Wednesday, 10 February 2010


Dreams, a single syllable word with a myriad of meanings. It is impossible to restrict the definition of "dreams" to just one for they manifest into innumerable forms. Dreams... may be tall and may be humble; some are mercenary, some meritorious. If there are those who seek to possess, there will be others who choose detachment. Dreams are vivid, dreams are dull, dreams are enigmatic by nature.

I sometimes wonder if dreaming is exclusive to the young and restless. I have seen that dreams are more often reflected in a pair of glistering youthful eyes and less in that of a matured mind. Why? Simply because as people grow older, they tend to rationalise things within pragmatic constraints. Too much of that "cost-benefit analysis", too much emphasis on "what are there to lose" and when the odds are against them, they give up. Their dreams are reduced to an euphemistic dismissal that "the circumstances do not allow" and then they resign to live with regrets or worse, lamenting for the rest of their lives.

I am equally guilty of the above charges as anyone else. Recently, I confided in a friend about what I have hoped to do in the future and also my deliberations. My friend said to me to stop reasoning and start acting on my beliefs. To that statement, I can only agree half. It is true that an impulsive thrust is necessary in pursuing dreams; but beliefs, when unsupported by sound reasonings, may be merely wishful thinking. The practical side of me has this conviction.

Deep down in my heart, however, I know that my friend is right. I admit that sometimes I am just cowering behind my so called "rationale" because I am aversive of uncertainties and afraid to fail. The truth is, there isn't an ending without a beginning. My reasonings are tenuous... why should I be projecting failure before I even embark? I am not suggesting that dreaming alone is enough to fuel success. Dreams must be accompanied by laborious effort and toil and also because of this, the fruit of success will always be sweet.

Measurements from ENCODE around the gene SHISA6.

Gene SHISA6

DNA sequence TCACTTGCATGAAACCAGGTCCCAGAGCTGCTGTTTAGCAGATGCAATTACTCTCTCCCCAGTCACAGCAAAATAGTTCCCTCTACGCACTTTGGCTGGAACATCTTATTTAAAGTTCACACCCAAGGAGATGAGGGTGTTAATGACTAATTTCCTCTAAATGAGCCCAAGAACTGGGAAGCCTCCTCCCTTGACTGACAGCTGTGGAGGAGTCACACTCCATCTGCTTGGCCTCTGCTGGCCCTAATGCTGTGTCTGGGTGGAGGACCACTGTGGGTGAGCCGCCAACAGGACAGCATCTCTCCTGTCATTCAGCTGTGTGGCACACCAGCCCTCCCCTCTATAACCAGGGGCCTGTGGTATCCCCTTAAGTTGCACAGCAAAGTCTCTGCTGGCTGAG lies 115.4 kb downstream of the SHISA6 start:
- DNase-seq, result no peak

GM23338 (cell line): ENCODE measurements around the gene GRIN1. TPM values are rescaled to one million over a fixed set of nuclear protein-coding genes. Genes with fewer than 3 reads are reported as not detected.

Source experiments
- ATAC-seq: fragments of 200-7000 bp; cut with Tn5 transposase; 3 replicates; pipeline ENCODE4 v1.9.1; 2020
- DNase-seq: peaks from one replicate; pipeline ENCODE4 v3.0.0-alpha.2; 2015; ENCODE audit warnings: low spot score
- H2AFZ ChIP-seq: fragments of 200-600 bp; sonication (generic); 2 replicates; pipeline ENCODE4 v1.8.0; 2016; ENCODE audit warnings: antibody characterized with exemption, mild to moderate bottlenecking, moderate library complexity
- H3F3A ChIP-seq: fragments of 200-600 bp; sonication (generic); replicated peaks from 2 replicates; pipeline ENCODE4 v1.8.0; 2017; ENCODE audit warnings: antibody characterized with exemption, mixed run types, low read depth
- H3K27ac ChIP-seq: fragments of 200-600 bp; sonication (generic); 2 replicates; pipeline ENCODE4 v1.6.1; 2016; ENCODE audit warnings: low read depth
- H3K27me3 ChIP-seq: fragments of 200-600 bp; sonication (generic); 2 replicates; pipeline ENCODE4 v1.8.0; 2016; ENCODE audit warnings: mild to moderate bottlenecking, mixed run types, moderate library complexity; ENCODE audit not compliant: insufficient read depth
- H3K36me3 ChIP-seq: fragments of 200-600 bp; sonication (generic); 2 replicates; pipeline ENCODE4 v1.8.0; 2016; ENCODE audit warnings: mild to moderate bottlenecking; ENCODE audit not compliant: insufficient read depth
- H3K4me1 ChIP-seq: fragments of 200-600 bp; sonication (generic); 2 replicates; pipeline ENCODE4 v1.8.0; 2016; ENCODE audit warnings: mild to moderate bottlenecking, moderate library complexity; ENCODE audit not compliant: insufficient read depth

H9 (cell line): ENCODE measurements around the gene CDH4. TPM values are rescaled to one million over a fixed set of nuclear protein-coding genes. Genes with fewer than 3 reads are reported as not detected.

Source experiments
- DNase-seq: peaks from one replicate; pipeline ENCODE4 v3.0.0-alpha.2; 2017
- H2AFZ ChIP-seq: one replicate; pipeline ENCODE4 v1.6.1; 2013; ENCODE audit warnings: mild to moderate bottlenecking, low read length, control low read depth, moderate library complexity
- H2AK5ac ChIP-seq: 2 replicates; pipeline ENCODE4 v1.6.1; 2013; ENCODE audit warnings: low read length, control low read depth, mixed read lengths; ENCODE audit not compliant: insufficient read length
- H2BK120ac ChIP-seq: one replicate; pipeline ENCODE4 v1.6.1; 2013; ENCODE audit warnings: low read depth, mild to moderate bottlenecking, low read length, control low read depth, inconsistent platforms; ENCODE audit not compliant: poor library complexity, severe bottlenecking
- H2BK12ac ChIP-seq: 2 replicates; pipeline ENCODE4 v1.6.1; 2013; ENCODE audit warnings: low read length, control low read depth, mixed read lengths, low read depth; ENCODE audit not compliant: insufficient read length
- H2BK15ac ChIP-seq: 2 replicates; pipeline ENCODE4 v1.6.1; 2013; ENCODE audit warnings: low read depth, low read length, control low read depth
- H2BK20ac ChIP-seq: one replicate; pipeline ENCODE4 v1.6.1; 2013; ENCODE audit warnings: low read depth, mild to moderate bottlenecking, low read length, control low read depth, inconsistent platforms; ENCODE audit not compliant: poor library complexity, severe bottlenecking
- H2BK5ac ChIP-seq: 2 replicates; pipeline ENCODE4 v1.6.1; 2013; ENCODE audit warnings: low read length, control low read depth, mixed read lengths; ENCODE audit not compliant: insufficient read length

Someone asked me once what would be a topic worthy of discussion as he had to prepare a speech to the teenagers in his alma mater. If there is a message that should be delivered to all the youths, it would be one for them to believe in their dreams. The power of dreams should never be under estimated. Not so long ago, man dreamt of being able to fly in the sky like the birds. So the Wright brothers invented airplane. Soon, man became more ambitious and wanted to conquer the moon. Neil Armstrong accomplished that in July 1969 and as he put his foot down on the lunar surface, he proclaimed "That's one small step for a man, one giant leap for mankind". In another part of the world, the black people in South Africa could only imagine a country without apartheid half a century ago. They held on to their beliefs and after years of persistent struggles, they have Nelson Mandela who became their first democratically elected black president. Those were once ordinary people; the only difference is they dare to dream big.

We are all dreamers in some ways, whether we belong to the young or the older. It is never too late to start pursuing a dream because life offers us endless possibilities! In case all else should fail, turn to stars and pray for a miracle... like I always do.

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